Guernsey Gâche Melée with Butterscotch Sauce


UPDATE 21st OCTOBER 2014

Apple harvest time again and luckily our tree here at the kitchen shed is laden down with fruit just in time for making my take on the traditional Guernsey Gâche Melée which has been shortlisted for the BBC Good Food Bakes and Cakes Show competition.

Hopefully the 25% dicount on ticket prices for the Bakes and Cakes Show was useful – it seems so long ago since BBC Good Food contacted us to offer the reduced prices. Currently advance tickets come with a 15% discount if you quote 15PO when booking online here.

I’m excited and nervous at the same time about being shortlisted for the show competition and I’m not quite sure what to expect. Whichever way the day ‘pans’ out, who’d have thought I’d be able to say Eric Lanlard has tasted and judged one of my bakes … and how fantastic would it be to say you’ve had tea with Mary Berry ! Thing is, say I do win, what does one say to Mary Berry during afternoon tea ? I’d love to know what you’d ask her – please leave your suggestions.

If you are going to the show on Saturday it’d be great to meet up – I won’t be wearing my straw hat or be surrounded by sunflowers but my face looks the same (ish). I’ll keep an eye out for any familiar faces.

Big thank you to the patron at winebeerthebest@gmail.com for very kindly donating the Calva used the Gâche.


Gâche Melée (pronounced “Gosh Mellar” by the local Guerns) is a centuries old Guernsey apple suet cake or dessert which is traditionally served cold but I reckon it’s even better served warm with a generous spoonful or two of Guernsey cream.

I first visited Guernsey when I was eighteen (a very long time ago) and I’ve been in love with everything “Guernsey” ever since. Our sons caught the bug too and now they both live and work there.

The recipe I’m using is one I scribbled down over ten years ago and draws on information gleaned from The National Trust of Guernsey and some early internet resources. I’ve tried to keep to the traditional Melée recipe, doubled the ingredient quantities to make a tray bake version and added a French twist to enhance the apple flavours by using Calvados (or Calva as the locals call it) instead of lemon juice. Even then I felt it needed a little something extra to match the traditional Gâche Melée which was cooked for up to three hours for it to become gooey and caramelly. I settled for using a butterscotch sauce to get the gooey loveliness without a three hour bake.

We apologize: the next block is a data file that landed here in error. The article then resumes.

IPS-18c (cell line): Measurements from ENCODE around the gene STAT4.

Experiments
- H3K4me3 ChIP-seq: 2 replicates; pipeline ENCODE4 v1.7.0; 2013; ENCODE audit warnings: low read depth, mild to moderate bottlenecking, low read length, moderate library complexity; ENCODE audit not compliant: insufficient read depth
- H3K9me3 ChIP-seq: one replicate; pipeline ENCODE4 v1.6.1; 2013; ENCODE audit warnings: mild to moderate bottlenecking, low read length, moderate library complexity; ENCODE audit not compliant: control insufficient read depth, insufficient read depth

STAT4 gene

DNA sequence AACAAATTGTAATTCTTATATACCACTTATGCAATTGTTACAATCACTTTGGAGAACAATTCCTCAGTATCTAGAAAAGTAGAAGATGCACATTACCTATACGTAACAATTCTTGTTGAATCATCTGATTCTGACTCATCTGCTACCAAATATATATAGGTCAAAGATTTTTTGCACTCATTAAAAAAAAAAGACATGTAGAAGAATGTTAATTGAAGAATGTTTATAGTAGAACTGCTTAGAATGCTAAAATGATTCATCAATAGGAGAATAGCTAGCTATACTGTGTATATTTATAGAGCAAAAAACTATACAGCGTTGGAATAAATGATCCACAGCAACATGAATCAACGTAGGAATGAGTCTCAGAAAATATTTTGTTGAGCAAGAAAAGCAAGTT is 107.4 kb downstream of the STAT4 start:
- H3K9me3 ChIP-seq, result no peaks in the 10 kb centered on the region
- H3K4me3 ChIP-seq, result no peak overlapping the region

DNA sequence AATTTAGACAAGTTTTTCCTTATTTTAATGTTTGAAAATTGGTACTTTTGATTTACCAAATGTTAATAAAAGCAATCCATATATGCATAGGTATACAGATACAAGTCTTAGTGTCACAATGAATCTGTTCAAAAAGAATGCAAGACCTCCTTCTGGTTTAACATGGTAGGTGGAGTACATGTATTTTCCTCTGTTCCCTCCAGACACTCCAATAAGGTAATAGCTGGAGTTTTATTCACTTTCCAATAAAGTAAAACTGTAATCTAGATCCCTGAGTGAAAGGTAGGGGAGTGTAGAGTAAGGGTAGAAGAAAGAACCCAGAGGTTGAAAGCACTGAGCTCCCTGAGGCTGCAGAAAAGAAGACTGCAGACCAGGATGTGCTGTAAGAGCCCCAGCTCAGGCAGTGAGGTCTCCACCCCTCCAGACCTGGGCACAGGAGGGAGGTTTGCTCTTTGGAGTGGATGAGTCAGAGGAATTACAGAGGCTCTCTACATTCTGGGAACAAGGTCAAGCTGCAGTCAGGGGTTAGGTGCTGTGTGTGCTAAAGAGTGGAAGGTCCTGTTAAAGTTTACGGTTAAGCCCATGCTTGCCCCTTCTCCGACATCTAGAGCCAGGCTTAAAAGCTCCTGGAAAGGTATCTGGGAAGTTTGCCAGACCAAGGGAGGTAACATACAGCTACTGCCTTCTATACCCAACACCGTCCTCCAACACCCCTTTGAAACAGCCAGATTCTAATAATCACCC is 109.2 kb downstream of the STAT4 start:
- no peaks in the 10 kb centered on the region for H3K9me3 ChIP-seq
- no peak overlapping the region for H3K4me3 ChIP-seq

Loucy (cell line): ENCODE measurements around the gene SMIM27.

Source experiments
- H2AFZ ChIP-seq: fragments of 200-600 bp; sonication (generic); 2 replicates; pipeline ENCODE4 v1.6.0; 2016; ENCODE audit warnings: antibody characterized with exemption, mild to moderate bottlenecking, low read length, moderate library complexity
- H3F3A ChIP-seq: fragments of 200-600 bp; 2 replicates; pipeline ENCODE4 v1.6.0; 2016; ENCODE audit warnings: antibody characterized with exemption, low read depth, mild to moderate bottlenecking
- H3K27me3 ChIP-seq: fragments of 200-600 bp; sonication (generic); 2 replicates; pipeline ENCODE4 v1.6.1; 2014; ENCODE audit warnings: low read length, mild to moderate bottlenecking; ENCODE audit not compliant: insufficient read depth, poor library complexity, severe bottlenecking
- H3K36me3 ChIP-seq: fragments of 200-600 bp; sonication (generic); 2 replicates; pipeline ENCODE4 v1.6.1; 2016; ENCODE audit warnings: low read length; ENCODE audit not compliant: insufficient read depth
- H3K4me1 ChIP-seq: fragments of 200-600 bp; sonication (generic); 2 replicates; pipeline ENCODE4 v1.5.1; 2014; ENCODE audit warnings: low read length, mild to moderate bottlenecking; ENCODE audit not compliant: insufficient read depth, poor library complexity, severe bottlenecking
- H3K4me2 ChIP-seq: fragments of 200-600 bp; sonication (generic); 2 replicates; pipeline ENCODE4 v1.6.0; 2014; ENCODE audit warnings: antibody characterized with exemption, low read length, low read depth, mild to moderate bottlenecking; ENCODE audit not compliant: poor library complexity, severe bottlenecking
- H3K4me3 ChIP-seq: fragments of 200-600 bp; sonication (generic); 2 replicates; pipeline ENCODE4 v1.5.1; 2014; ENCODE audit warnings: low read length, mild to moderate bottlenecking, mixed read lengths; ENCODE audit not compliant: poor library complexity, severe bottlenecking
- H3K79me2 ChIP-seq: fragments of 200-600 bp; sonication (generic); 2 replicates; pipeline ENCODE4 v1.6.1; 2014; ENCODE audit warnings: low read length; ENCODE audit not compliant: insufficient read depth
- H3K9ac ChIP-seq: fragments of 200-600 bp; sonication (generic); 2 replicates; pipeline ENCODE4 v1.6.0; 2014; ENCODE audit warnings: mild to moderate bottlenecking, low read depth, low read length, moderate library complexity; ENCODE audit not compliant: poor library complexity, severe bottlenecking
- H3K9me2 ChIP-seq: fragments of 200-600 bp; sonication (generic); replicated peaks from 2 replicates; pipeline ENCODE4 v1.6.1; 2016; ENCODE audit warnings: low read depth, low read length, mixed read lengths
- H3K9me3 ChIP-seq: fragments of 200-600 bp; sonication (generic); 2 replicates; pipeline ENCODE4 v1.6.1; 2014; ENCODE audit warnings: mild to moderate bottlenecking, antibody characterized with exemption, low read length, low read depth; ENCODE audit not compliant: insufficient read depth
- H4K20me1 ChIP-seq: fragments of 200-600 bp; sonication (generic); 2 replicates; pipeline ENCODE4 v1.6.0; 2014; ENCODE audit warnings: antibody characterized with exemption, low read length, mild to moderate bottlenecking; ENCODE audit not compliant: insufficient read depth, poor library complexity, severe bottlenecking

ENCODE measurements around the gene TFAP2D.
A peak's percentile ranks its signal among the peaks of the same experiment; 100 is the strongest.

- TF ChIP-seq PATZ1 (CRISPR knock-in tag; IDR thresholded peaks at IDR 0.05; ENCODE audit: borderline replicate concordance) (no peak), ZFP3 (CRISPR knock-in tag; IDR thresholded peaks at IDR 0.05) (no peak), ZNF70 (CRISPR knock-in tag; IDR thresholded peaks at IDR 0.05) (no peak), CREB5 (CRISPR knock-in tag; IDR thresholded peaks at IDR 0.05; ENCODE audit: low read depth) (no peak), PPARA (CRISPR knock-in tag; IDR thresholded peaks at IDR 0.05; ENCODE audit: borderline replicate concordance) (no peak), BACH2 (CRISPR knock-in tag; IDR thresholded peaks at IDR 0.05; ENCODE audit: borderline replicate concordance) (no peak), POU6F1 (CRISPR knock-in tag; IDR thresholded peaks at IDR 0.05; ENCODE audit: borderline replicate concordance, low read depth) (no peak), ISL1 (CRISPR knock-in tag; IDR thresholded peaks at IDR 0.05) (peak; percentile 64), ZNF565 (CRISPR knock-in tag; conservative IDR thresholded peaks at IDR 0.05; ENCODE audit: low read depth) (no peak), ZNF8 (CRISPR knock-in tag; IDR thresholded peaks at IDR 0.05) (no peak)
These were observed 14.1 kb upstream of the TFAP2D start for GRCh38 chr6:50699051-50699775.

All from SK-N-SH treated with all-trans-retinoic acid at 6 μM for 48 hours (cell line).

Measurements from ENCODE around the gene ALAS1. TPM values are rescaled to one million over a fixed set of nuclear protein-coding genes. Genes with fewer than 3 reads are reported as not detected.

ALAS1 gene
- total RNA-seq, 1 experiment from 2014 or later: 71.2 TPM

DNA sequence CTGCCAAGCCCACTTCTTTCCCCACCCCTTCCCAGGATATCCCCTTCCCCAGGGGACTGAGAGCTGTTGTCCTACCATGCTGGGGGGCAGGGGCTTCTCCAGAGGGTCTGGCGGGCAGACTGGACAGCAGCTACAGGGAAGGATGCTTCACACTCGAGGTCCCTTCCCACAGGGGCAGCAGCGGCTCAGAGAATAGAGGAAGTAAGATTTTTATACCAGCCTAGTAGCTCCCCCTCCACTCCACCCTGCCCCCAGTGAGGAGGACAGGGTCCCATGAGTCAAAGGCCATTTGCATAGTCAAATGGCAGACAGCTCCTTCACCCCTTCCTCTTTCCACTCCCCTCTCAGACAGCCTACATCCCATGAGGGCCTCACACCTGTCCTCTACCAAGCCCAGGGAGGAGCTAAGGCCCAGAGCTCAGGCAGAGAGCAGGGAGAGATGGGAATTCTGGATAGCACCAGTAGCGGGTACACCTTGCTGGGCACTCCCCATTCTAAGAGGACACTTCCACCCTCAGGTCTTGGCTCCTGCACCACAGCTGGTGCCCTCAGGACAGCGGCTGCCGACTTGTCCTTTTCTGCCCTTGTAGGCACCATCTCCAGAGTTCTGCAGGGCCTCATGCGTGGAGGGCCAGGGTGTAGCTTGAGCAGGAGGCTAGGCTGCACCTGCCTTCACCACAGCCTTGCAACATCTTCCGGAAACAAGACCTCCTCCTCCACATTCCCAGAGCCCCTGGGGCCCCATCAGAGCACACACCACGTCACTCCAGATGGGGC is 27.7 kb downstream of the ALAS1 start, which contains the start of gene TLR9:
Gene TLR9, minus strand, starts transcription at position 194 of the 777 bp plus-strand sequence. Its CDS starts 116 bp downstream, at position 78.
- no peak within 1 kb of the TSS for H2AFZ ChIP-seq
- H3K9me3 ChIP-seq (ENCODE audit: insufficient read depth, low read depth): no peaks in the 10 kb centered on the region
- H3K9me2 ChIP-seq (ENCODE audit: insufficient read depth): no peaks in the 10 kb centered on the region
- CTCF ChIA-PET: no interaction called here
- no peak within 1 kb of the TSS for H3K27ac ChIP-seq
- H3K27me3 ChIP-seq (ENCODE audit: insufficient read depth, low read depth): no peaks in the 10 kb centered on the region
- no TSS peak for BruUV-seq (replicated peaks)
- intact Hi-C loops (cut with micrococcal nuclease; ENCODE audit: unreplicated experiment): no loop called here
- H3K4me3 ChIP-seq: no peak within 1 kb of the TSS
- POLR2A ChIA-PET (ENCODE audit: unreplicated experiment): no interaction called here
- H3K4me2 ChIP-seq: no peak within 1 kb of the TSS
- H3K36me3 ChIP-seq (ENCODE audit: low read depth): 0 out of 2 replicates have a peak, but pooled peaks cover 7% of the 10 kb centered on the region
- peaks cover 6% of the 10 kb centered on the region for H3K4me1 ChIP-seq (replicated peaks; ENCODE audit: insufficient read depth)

I didn’t have any Guernsey cream, so I served it with crème fraîche plus a little extra butterscotch sauce !

Melée:

  • 1 Kg (2.2 lb) Bramley or similar cooking apples
  • 4 tablespoons Calvados or 2 tbs lemon juice
  • 225 g (1 cup) caster sugar
  • 110 g (4 oz) suet (or grated Trex/hard white vegetable fat with 1 tablespoon of flour)
  • 225 g (1 ¾ cups) plain flour – sifted
  • 2 teaspoons baking powder
  • 2 eggs – beaten
  • 2 tablespoons milk

 Butterscotch sauce:

  • 100 g (½ cup) butter
  • 150 g (¾ cup) soft brown sugar
  • 200 ml (¾ cup) double cream

 

Grease and line: 18 x 27 cm (7 x 11 ins) roasting or baking tray

Preheat oven: 170℃ / Gas Mark 5 / 340℉

Sauce_ingreds_400-300x225

  • Peel, core and chop apples into small chunks and place in a large bowl.
  • Pour the calvados or lemon juice over the apples and stir.
  • Leave for 10 minutes.
  • Set aside two or three tablespoons of the apple chunks to sprinkle on top of the mixture just before it goes in the oven.
  • Add all the dry ingredients and stir.
  • Stir in eggs and milk – the mixture is quite stiff.

Kitchen Shed Top Tip
Do not over mix !


  • Pour into baking tray, sprinkle with the remaining apple chunks and pop in the oven for 1 hour to 1 hour and 15 minutes. The Melée is cooked when golden brown in colour and springy to the touch.
  • While the Melée is cooking, make your butterscotch sauce:
  • Melt the butter and sugar together in a saucepan until bubbling. Do this slowly so you don’t have to stir the mixture too much – this will avoid burning it as well.
  • Once the sugar is dissolved take the saucepan off the heat and stir in the cream. Return the saucepan to a low heat and cook gently until nice and thick.